- Sonos announced that beginning in May, it would no longer provide software updates for devices that came out before 2011.
- The company urged customers to put their devices in "recycling mode," to receive a 30 percent discount on a new speaker.
- Sonos quietly eliminated the unpopular feature in late February.
Back in January, high-end speaker manufacturer Sonos announced it would no longer be providing software updates to any hardware that was released prior to 2011, beginning as soon as May. The company told customers that they could trade up for a new device at 30 percent off, but first would have to put the devices into a controversial "Recycle Mode" that would effectively brick the speakers.
Last week, the company reversed course, quietly removing the wildly unpopular "Recycle Mode" feature from its mobile app. While Sonos is still planning to move forward with the end of software updates for legacy devices, this change means that customers will have a say in what happens to their old speakers—they can keep them, gift them, or take them to their own e-waste recycling facility of choice, or let Sonos handle it.
This change-of-heart follows Sonos CEO Patrick Spence's January 23 apology post to customers. He stated that the company "did not get this right from the start" and noted that the company was not bricking the speakers or planning intentional obsolescence. "While legacy Sonos products won’t get new software features, we pledge to keep them updated with bug fixes and security patches for as long as possible," he said.
'Recycle Mode' was ill-fated, as it set a precedent for hardware companies to control your devices through the software side. You could buy a perfectly good piece of equipment today, like a Sonos speaker, and expect it to last 10 years—and it very well might have the ability to chug along for a decade—but the company that builds the thing could decide at any point to stop sending software updates to the device, forcing you to buy a new one.
Sonos calls these older devices, produced between 2005 and 2011, "legacy products." The company will no longer be sending out software updates or new features to these devices, meaning they'll be effectively bricked after third-party apps like Spotify eventually update their own software, rendering the speakers incompatible with streaming services.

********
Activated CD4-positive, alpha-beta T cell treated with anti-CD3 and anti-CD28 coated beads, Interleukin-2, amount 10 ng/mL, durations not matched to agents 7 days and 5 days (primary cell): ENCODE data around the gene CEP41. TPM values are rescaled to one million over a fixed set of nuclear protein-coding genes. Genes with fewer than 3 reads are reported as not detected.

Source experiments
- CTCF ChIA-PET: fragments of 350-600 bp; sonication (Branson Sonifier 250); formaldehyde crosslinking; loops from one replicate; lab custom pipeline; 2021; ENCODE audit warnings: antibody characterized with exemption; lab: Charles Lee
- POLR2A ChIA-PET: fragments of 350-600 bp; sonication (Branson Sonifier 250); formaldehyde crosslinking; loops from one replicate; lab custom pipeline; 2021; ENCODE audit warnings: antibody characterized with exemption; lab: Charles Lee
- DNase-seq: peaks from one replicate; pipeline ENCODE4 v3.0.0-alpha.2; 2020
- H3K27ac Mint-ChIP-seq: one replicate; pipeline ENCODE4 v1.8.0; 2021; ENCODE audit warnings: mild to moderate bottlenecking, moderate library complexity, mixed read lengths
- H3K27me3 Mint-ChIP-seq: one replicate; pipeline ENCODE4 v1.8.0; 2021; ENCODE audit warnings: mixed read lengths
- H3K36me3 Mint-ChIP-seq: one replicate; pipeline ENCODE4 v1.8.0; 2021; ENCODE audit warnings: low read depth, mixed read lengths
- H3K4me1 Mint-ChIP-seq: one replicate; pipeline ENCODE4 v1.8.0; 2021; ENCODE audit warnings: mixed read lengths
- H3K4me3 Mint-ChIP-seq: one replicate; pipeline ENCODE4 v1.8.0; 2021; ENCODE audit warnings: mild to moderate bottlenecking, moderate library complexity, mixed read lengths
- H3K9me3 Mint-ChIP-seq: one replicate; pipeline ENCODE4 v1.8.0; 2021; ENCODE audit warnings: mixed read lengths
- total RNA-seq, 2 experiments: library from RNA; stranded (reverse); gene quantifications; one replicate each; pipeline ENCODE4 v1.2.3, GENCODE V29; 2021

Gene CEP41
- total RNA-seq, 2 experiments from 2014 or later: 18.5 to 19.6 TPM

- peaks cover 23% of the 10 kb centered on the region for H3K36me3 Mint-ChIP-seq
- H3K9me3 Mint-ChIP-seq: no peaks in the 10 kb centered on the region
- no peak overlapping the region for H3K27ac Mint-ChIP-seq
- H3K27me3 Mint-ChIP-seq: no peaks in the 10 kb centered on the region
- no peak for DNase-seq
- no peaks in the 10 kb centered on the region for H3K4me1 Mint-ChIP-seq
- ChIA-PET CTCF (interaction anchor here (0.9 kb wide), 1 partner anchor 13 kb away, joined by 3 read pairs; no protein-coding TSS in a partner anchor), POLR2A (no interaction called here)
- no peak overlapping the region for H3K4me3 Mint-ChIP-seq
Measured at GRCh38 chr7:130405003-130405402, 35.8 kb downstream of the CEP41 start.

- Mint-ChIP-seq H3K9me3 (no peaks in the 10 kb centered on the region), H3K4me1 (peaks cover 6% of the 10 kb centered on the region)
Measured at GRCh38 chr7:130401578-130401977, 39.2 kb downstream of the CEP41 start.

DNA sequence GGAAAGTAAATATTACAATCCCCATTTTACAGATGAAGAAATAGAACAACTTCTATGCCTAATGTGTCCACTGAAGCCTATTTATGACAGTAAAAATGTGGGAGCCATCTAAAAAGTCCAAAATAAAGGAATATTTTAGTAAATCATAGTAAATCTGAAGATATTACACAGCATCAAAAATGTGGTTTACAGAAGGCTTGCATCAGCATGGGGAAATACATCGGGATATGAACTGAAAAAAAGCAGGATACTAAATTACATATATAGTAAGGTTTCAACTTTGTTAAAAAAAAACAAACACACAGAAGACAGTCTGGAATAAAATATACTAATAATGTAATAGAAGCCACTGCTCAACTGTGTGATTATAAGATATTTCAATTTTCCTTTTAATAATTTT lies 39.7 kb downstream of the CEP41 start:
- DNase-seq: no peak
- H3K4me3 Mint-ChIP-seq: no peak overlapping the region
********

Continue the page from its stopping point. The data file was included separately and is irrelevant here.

In a January email to customers, Sonos wrote:
Legacy products were introduced between 2005 and 2011 and, given the age of the technology, do not have enough memory or processing power to sustain future innovation.
Sonos says these old devices don't have the computing power to continue receiving updates. Specifically, on a FAQ page about the discontinued software, the company writes that its older speakers "have been stretched to the limits of their memory and processing power." That may or may not be true, but what is clear is that Sonos uses its own proprietary software, leaving little wiggle room for customers.
While smartphone manufacturers typically stop sending security patches to devices after about three years, it's possible to download third-party software like LineageOS to give the devices new life. Perhaps there's room for a new entrant to fill this space for speakerheads.
Sonos already came under fire late last year when it introduced its Trade Up "recycling" program. It goes like this: You put your phone into a 21-day recycle mode, which is effectively a kill switch on the speaker. Then, you can either drop off your speaker at a specialized e-waste recycling facility, send your speaker back to Sonos, or try to sell the speaker to a third-party retailer. Authorized retailers have to take the speakers on behalf of Sonos. Others do not—and will not—because recycling mode makes it impossible to resell the speakers.
On one hand, sending old devices to a recycling facility is better than nothing. On the other, asking people to throw out devices and process the e-waste before absolutely necessary isn't a good look. Even weirder: the very idea of a "recycling mode."
Scrappers make a good deal of their profit through resale of old devices. This kill switch makes it so that all data—not just personal data, but also data that makes the speaker functinal—is permanently erased. Plus, customers have already accidentally bricked perfectly good speakers, creating more waste. Why not just have customers send in their speakers without first downloading this software?
Nathan Proctor, the head of The Federation of State Public Interest Research Group's Right to Repair Campaign, told Motherboard there needs to be more transparency in the obsolescence of devices.
"This is something that these companies are just neglecting," Proctor said. "Sonos is like the opening salvo. There will probably be a wave of these things that happen over the next couple years. And eventually, people are going to start being really upset about it."
Do I have a legacy speaker?
There are two ways to find out if your speaker system will be influenced by this change. You can run a system check on your Sonos account page or check this list of legacy and modern products. Here are the speakers that will definitely be impacted:
- Connect (manufactured between 2011 and 2015)
- Connect: Amp (manufactured between 2011 and 2015)
Update March 6, 2020: This story has been updated to reflect Sonos's decision to kill "Recycle Mode."
You Might Also Like